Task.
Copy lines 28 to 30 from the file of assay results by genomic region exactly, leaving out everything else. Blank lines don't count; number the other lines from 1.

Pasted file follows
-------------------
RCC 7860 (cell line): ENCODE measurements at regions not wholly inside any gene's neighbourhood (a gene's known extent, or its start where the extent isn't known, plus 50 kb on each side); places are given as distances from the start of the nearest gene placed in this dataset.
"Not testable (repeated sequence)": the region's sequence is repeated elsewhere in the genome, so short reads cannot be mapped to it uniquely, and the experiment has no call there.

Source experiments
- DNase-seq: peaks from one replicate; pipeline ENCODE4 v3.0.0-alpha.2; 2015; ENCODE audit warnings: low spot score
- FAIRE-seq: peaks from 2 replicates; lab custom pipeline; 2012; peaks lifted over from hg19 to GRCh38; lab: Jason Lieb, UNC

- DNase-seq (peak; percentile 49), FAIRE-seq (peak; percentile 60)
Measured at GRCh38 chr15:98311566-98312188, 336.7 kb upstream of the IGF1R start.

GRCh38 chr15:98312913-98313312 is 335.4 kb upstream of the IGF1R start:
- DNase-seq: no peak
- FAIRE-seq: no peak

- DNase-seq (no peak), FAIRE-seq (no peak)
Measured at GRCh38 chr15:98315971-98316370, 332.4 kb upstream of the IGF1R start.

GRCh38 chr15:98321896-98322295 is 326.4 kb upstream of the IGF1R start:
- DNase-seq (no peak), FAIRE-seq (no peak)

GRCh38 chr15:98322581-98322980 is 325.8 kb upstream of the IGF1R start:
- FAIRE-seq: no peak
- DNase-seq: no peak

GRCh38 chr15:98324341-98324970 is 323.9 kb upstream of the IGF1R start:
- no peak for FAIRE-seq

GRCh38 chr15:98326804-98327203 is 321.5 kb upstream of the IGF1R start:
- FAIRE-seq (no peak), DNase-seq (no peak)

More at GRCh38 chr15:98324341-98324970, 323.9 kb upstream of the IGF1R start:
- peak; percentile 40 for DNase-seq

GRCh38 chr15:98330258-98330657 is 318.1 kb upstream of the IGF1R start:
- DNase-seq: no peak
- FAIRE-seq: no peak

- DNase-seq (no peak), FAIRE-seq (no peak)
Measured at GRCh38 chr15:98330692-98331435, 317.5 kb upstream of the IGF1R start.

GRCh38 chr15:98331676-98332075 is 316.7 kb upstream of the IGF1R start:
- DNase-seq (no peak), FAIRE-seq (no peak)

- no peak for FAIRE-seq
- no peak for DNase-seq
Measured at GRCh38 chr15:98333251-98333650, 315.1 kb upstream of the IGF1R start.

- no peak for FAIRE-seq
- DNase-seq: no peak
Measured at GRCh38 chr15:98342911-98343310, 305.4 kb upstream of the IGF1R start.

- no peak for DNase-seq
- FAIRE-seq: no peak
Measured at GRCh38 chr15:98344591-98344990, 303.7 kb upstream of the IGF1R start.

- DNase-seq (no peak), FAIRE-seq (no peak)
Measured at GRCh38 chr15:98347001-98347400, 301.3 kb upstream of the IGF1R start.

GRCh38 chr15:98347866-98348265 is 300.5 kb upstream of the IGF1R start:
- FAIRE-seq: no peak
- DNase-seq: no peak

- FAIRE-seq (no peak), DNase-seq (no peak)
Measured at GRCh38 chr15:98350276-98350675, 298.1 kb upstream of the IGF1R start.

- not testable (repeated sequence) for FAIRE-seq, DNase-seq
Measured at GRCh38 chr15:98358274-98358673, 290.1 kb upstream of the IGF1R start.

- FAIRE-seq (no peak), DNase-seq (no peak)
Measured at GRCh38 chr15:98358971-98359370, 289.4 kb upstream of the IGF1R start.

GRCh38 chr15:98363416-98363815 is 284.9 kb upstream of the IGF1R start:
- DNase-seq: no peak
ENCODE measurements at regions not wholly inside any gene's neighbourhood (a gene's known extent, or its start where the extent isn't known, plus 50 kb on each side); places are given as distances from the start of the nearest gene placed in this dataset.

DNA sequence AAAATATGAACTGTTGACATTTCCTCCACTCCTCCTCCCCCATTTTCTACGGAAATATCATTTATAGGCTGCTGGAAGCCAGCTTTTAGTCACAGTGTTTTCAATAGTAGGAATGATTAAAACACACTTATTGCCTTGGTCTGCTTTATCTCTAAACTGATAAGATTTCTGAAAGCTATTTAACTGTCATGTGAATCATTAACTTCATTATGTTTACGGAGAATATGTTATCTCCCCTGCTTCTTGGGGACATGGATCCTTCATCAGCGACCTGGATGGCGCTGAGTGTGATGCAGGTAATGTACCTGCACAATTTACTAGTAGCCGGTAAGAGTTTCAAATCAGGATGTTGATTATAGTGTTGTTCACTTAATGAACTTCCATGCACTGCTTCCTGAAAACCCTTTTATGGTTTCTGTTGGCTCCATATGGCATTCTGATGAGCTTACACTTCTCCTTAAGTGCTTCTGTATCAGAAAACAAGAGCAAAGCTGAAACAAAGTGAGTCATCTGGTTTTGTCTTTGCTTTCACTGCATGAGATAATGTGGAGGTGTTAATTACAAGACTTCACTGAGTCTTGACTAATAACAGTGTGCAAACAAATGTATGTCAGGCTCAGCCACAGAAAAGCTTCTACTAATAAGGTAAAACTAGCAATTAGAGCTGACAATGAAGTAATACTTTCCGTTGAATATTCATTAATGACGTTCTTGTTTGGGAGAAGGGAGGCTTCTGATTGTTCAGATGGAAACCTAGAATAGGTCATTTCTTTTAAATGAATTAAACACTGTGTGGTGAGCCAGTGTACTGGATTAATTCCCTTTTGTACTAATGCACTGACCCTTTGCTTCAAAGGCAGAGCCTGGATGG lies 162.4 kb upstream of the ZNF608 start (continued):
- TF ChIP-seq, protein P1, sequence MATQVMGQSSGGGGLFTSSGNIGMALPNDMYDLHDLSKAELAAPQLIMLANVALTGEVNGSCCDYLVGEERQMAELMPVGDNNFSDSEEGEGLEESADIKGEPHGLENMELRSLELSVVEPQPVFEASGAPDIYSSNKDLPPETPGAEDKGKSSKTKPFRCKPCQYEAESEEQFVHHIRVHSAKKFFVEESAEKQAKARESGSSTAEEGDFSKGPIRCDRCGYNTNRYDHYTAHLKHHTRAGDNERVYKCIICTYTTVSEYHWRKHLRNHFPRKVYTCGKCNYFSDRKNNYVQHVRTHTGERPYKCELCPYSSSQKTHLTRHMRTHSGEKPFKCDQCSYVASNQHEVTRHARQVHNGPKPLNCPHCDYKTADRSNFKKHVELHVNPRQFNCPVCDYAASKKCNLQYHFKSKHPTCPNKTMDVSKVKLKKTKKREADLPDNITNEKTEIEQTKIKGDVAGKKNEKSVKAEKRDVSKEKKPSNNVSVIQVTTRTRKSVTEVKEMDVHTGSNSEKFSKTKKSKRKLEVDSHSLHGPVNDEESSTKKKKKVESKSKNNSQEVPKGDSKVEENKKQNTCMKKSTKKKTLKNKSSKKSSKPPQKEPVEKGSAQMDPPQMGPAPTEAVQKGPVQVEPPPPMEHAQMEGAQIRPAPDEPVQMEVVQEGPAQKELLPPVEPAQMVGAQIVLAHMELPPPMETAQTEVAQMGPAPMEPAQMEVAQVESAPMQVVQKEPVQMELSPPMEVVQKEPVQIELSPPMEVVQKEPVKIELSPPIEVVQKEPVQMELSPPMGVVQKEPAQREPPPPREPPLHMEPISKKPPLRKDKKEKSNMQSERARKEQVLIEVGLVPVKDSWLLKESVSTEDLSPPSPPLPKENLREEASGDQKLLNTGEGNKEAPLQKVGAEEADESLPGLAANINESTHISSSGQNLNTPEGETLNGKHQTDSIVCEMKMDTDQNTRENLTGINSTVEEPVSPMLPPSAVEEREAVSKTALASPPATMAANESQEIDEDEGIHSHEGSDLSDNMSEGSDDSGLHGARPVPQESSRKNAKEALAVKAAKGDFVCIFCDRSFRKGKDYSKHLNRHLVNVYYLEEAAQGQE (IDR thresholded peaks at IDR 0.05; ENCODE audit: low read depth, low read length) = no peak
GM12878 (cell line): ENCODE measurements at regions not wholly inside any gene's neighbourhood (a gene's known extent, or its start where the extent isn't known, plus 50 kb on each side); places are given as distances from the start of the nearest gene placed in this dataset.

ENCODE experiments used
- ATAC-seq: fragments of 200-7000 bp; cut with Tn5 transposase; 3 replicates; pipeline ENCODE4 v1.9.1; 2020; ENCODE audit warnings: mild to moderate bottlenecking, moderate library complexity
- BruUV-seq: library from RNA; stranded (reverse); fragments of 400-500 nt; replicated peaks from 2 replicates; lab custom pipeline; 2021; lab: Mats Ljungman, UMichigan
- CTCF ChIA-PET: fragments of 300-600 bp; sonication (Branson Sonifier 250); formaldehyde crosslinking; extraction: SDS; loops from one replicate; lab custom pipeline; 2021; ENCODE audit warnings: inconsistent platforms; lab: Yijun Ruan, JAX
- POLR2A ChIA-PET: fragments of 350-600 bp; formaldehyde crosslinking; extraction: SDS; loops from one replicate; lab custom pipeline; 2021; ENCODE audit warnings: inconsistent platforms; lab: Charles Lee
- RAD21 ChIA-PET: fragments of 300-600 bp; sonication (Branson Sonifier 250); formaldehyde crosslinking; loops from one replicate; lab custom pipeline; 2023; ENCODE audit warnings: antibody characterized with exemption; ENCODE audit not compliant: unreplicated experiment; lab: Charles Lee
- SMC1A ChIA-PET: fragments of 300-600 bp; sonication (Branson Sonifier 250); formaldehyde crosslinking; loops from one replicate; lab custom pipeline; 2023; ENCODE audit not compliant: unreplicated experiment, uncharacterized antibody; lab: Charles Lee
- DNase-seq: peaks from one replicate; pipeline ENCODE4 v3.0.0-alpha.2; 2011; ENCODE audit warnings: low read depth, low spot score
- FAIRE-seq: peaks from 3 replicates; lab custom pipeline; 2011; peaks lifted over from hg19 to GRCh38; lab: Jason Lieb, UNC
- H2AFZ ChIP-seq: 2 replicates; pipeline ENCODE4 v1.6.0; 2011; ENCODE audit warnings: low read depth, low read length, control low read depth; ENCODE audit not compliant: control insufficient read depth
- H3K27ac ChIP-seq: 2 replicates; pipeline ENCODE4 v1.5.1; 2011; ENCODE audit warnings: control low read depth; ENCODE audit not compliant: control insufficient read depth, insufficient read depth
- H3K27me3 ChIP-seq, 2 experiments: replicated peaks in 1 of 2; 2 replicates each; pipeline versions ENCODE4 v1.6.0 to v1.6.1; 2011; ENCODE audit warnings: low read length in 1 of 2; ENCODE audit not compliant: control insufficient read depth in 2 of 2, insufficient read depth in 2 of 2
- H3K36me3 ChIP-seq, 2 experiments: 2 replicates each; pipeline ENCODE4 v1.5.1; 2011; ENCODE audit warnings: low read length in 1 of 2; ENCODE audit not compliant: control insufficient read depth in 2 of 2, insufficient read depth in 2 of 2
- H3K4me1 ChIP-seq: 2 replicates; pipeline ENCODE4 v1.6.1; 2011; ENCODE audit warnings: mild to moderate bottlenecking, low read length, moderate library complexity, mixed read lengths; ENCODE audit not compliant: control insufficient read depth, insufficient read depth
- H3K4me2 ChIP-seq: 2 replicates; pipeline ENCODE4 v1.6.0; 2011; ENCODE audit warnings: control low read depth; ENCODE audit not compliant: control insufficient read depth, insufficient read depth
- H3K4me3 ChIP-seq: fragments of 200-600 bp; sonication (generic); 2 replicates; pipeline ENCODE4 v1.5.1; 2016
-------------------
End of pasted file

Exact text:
Measured at GRCh38 chr15:98330692-98331435, 317.5 kb upstream of the IGF1R start.

GRCh38 chr15:98331676-98332075 is 316.7 kb upstream of the IGF1R start:
- DNase-seq (no peak), FAIRE-seq (no peak)